5. Good post Kim! While I think it is possible that a school might be partially responsible, I believe that in the large majority of cases the parents are to blame. I think that many of thinking that because they send their kids to school that they are not responsible for their children’s education, and that is simply not the case. I think we’re called as parents to be involved…reading with them, helping them with homework when they need it and overall taking an active role. I would agree that this woman probably was raised in poverty, which would mean the cycle is likely to continue.

    At the end of the day, it’s much easier to blame shift as opposed to looking at one’s own circumstances and making changes to better benefit those around you, which sounds like it might be the case here.

    • There probably were lots of people who let her down in her life, but at some point, you have to stand up for yourself and try to change. Otherwise, don’t complain.

  6. Ditto, Holly. All, google Dr. Benjamin Carson, a world reknowned pediatric neurosurgeon and listen to the youtube video of the speech he gave this year at the White House for the National Day of Prayer. Dr. Carson, an African-American, grew up poor: dirt poor in a way that we could probably never imagine. So why now is he such a success? Because, he says, his mom simply did not allow him to fail. She drove discipline and education into his head and would not allow him to make excuses, and the woman did not even know how to read. Parent involvement is key to your child’s success in the education route you’ve chosen for them.

  7. I think it all has to start at home. For starters, if you can’t afford to have 7 kids, invest in a pack of condoms ($12 costs much less than the total to have and raise a kid–or at least keep it in your pants). I’m not a parent, so I won’t pretend to know how difficult or easy it is to raise a well-rounded kid, but I do know that it isn’t difficult to lay the foundation for success. It isn’t hard to say “look at where we are; this is because I screwed up and if you do the same things I do you won’t ever be in a better situation.” It isn’t difficult to plant the seeds early about how important it is to learn to read, even if you as a parent can’t always be there.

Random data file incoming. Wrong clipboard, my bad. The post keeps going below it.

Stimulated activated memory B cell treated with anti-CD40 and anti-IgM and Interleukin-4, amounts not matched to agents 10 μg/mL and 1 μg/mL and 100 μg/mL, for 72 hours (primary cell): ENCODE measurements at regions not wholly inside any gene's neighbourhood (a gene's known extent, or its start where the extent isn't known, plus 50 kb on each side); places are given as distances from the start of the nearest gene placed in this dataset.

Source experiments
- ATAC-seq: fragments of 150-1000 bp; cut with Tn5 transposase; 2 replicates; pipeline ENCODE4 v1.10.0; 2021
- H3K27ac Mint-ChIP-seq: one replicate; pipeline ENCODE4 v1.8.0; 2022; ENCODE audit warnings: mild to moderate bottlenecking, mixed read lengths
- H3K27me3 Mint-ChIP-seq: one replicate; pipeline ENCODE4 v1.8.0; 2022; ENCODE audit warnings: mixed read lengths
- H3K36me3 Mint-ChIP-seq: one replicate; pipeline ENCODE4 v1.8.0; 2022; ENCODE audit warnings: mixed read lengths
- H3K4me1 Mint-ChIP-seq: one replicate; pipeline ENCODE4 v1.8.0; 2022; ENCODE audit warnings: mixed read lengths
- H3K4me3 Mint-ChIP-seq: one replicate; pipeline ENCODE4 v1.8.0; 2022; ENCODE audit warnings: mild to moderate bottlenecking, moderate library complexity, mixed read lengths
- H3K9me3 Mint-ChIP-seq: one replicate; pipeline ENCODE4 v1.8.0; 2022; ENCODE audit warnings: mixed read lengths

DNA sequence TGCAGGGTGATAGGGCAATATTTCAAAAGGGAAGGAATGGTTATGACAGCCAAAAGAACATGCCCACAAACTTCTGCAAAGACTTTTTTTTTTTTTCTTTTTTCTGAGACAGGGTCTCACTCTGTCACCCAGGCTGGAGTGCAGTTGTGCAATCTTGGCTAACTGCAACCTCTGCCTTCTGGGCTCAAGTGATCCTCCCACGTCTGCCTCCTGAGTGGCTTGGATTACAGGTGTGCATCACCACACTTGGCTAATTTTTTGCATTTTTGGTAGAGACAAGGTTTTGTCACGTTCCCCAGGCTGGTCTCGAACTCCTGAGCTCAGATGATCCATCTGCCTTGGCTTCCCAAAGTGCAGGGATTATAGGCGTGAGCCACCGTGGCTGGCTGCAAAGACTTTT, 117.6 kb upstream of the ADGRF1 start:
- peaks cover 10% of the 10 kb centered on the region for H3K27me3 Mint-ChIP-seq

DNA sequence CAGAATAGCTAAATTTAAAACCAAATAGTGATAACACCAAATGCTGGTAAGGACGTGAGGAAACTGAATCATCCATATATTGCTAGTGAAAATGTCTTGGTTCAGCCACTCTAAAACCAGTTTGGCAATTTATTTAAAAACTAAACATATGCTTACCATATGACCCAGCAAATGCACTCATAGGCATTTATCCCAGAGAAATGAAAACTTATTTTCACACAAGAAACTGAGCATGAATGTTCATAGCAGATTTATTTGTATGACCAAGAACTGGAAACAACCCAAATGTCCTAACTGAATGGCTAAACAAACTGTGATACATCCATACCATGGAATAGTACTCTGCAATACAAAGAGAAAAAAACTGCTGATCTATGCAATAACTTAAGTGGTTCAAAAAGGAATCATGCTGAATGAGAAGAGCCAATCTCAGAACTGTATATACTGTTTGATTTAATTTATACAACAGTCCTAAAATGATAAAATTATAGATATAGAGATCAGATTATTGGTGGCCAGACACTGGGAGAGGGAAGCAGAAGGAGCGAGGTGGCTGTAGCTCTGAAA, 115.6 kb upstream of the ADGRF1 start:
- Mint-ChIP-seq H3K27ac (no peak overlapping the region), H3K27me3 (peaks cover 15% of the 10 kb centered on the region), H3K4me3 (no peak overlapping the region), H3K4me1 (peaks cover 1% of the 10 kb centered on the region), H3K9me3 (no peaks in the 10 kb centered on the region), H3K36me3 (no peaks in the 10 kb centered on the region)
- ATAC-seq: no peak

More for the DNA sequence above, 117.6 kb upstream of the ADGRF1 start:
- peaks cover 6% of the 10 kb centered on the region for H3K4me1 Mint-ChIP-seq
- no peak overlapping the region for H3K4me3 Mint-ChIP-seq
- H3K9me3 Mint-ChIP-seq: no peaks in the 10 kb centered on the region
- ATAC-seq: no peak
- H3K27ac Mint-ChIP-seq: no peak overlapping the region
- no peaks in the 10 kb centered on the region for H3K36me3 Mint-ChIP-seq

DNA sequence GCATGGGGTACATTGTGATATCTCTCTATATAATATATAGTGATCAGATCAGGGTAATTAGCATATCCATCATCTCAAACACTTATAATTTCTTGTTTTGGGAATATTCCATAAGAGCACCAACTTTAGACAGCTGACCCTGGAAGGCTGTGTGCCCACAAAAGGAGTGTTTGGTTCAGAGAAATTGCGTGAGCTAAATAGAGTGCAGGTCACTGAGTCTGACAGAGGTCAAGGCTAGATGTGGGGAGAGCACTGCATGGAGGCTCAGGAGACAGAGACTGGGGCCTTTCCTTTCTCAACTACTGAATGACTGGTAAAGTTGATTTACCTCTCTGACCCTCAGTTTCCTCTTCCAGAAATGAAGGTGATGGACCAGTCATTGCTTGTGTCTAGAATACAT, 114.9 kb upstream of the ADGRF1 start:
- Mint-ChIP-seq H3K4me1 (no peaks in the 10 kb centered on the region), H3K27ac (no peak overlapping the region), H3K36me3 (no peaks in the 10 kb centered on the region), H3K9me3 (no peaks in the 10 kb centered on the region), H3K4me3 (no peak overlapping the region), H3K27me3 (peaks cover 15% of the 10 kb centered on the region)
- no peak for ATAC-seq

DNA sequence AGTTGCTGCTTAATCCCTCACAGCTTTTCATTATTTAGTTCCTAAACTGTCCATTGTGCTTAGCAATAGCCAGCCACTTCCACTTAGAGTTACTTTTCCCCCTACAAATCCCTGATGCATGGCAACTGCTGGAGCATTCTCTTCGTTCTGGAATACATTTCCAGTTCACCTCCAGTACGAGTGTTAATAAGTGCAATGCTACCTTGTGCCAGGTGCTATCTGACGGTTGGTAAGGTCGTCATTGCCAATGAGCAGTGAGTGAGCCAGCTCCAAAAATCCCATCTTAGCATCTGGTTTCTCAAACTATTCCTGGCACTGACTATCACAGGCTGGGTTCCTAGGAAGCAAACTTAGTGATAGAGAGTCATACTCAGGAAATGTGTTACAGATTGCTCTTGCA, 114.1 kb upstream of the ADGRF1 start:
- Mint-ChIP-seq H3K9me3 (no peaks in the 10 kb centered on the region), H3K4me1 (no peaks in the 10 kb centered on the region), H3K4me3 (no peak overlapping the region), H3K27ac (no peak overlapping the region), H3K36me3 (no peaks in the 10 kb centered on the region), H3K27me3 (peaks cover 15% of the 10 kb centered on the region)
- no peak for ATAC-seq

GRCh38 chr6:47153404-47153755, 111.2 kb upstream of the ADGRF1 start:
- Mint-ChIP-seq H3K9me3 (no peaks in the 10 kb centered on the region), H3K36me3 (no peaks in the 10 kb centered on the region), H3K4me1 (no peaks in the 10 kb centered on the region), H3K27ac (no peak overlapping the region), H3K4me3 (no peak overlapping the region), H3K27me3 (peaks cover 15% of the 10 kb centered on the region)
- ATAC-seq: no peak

I’ve seen it growing up. My high school bordered the harbor, which was pretty much junk yards and trash and an abandoned train yard. It was a miserable area, and many of the friends I made who lived there (we had to travel 30 minutes by bus to get there since that was our “designated” school) came from broken and/or poor households, but there were a large number of highly intelligent and high-performing students in my classes.

    At the same time, the system has to take some blame as well. The teachers have to want to help the students, not take the job because of all of the days off and recesses. The school districts need to be able to find a way to provide the materials necessary. The bottom line is that it’s an all-around failure when a kid fails for the most part.

    • You can actually get birth control for free at the health department or Planned Parenthood. I can understand one surprise maybe, but 7?

      I think there are certainly good and bad teachers, but lots of the resources are going into cases like this one, that probably aren’t going to have a happy ending. It gets discouraging, and takes away from the kids who do want to be there and are there to learn.

  8. I don’t think its an excuse at all. I grew up in a relatively rough part of my city where grades were low, but if you actually get your head down and study hard there nothing that can stop you from getting the grades you deserve.

  9. I agree that I think it would be stressful to be the parent of 7 children and feel that stress of being poor, as well as being the child and probably taking on some of that worry, but that IS the circumstance and the cycle will never be broken unless someone (the parent, the child, and to some extent I’d think, the school) owns up to taking responsibility. Depending on the age of the child, I think most of the responsibility is in the hands of the parent, but at some point if you are a teenager, you can shoulder a lot of that responsibility yourself. I did not grow up poor, but I have no parents around when I was in high school. My brother took the blame route and did nothing for himself, and I knew if I wanted to get out of that mess I had to work hard. It sucked, but I did it. Anyway, just one person’s opinion.